Very good message Green, thank you for the reading ! :green_heart:

But don’t use too much your nerves on this matter. Some people are really determined to believe certain things and they won’t change their opinions despite the EBTs saying otherwise.

Nope. This is not what the Buddha taught. The Buddha taught for the end. End of rebirth means end of the world. End of all.

It’s inherently not symmetrical in time.

The end of suffering, the end of rebirth. That I agree with.

I mean in another sense. There is no end to the Stream of Nibbana for example. I think that’s why people crave it so much. Isn’t it a beautiful thing? I really Love Buddha and what He did for us. :grin:

Nibbāna, by which we mean parinibbāna here is not an endless heaven type of thing which can be described using stream.

It’s the end. No 5 aggregates to point to to refer as a person, so soul to identify a person, no causes for any future arising.

I see what you are saying. There is no experience in Nibbana. I think we can’t really describe what goes on in Nibbana. Buddha only points to it. As we seek the Way, words cannot describe it, but at the same time though there is nothing in “the All” that can be or describe Nibbana, there still may be something Higher in that step beyond all experience. We can only hope to achieve it by Buddhist practice. Thank you.

You’re still not getting it if you think of something left after parinibbāna.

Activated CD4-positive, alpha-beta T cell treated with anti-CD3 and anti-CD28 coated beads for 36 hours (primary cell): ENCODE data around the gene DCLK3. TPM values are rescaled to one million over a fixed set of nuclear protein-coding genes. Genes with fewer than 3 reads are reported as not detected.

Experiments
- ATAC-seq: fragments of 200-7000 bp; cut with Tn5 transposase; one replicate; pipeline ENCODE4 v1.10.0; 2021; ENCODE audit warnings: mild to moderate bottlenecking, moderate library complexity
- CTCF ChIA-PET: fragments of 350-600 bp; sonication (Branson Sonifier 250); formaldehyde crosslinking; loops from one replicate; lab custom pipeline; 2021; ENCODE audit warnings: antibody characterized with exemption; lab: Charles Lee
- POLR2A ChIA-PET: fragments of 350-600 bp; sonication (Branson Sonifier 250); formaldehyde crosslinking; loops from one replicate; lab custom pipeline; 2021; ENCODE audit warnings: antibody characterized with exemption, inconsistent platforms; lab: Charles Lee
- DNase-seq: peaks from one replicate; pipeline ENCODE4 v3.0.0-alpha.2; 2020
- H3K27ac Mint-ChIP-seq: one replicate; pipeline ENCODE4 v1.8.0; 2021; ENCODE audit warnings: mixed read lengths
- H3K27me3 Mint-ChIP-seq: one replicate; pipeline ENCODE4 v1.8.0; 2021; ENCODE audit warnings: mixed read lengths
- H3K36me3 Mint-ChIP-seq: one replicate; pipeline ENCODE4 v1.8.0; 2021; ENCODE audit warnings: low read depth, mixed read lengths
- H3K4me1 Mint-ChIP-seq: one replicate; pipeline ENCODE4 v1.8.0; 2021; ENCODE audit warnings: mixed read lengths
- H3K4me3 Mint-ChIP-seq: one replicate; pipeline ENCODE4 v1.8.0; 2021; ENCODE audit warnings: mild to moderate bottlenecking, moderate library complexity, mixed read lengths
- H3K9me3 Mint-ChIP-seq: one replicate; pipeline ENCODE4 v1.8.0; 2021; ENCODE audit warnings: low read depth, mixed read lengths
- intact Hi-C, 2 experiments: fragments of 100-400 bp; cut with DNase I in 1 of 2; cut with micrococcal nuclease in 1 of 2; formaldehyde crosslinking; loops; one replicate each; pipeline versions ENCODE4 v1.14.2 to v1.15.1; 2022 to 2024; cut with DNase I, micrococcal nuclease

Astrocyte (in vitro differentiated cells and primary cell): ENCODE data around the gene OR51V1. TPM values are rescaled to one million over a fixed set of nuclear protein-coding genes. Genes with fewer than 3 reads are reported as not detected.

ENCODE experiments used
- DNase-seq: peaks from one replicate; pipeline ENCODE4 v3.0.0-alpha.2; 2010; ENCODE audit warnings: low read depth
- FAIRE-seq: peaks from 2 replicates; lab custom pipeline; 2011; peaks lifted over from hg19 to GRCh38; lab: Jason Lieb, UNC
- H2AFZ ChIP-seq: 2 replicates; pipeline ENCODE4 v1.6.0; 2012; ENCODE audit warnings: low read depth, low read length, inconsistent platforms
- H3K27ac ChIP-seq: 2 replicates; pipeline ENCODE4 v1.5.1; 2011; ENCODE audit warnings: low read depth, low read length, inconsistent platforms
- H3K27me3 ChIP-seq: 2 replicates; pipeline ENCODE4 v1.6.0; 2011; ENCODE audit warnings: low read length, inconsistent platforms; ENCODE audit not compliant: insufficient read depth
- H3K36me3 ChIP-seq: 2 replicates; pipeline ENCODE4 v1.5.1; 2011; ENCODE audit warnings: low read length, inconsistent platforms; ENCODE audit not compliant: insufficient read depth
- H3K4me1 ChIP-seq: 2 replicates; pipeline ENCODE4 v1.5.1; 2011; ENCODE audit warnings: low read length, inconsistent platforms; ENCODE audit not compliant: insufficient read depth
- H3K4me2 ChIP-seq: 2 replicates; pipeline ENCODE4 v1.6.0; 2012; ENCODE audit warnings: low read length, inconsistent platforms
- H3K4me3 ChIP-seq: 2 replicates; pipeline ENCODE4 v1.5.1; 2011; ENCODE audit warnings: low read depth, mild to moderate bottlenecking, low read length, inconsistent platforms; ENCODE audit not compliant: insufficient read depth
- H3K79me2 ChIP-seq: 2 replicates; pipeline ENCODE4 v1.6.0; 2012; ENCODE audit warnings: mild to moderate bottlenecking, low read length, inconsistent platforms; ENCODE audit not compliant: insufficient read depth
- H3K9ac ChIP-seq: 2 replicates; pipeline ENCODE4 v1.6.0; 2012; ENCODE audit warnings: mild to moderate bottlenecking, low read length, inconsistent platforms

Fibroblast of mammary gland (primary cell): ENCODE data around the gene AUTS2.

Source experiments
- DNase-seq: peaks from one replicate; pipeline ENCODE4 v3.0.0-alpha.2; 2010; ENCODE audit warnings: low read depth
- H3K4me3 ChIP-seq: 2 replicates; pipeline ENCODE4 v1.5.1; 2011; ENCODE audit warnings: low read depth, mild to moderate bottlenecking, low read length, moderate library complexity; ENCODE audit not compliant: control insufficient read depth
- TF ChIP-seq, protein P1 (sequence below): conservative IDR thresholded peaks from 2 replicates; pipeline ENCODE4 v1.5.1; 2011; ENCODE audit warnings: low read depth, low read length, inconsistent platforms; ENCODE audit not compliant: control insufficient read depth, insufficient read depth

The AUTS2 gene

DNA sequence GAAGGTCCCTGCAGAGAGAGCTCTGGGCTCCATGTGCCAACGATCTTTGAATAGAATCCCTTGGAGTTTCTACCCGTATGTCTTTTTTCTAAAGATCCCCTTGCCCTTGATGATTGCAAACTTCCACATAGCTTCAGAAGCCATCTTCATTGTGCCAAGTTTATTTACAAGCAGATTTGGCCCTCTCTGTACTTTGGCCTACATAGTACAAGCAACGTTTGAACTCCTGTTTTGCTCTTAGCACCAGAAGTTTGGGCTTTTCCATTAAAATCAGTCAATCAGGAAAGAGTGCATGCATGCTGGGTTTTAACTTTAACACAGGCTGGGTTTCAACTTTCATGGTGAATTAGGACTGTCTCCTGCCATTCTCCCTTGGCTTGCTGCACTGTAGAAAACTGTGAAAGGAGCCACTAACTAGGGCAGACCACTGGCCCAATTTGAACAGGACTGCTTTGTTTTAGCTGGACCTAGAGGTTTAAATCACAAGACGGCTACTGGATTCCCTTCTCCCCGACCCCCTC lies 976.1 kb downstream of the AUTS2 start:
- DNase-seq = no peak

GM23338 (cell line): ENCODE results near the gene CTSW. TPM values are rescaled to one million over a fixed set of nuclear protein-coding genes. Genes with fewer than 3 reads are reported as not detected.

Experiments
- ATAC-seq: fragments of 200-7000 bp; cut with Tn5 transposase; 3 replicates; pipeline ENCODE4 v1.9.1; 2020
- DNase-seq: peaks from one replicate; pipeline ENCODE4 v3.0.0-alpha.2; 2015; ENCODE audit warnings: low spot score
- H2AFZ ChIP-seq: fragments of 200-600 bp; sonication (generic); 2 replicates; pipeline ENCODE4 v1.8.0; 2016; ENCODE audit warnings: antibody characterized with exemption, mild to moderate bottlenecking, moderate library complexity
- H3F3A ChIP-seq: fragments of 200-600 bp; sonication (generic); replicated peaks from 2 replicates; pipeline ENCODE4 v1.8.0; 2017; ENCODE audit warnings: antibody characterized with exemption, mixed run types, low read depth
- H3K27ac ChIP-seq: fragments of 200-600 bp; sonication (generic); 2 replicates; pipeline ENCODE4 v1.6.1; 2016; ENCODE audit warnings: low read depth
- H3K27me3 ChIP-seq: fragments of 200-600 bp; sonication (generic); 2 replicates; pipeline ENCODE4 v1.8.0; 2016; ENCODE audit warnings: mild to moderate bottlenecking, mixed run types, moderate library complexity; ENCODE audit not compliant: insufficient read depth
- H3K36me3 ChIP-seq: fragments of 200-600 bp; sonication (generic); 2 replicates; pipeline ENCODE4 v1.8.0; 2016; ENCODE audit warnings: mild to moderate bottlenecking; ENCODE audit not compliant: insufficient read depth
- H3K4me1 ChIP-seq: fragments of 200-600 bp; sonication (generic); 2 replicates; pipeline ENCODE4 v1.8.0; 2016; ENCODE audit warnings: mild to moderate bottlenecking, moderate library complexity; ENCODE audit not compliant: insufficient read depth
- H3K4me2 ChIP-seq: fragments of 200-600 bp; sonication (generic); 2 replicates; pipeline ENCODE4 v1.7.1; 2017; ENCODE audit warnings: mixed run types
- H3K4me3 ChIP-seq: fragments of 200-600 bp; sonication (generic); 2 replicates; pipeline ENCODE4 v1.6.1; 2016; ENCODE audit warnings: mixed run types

Brahmā Sahāṃpati obviously in the Buddhist tradition is a supporter of the Buddha and of his Dhamma.

Just a question. So if it’s minus, minus, minus this experience, then absolute nil, why point to anything at all? Isn’t that what the Buddha referred to the annihilationists of His time in erring in some way? I’m not sure. Let me know.

annihilation is the term used for when a self is assumed.

Since there’s no self, annihilation doesn’t apply.

5 aggregates ceases completely, their causes ceases completely. 6 sense bases ceases completely, and their causes too.

No mind to know anything after parinibbāna.

Hello @Dharma,

What Venerable is referring to is a common viewpoint on this website that sometimes goes by the label “mere cessation.” This viewpoint has been debated many many times on this website by devotees and detractors alike. You are relatively new to the site, but it should be possible to find threads with hundreds (thousands?) of comments debating all aspects of this viewpoint.

This viewpoint does not seem germane to this thread so if possible can anyone wishing to discuss it further use one of those threads mentioned? Thank you. :pray: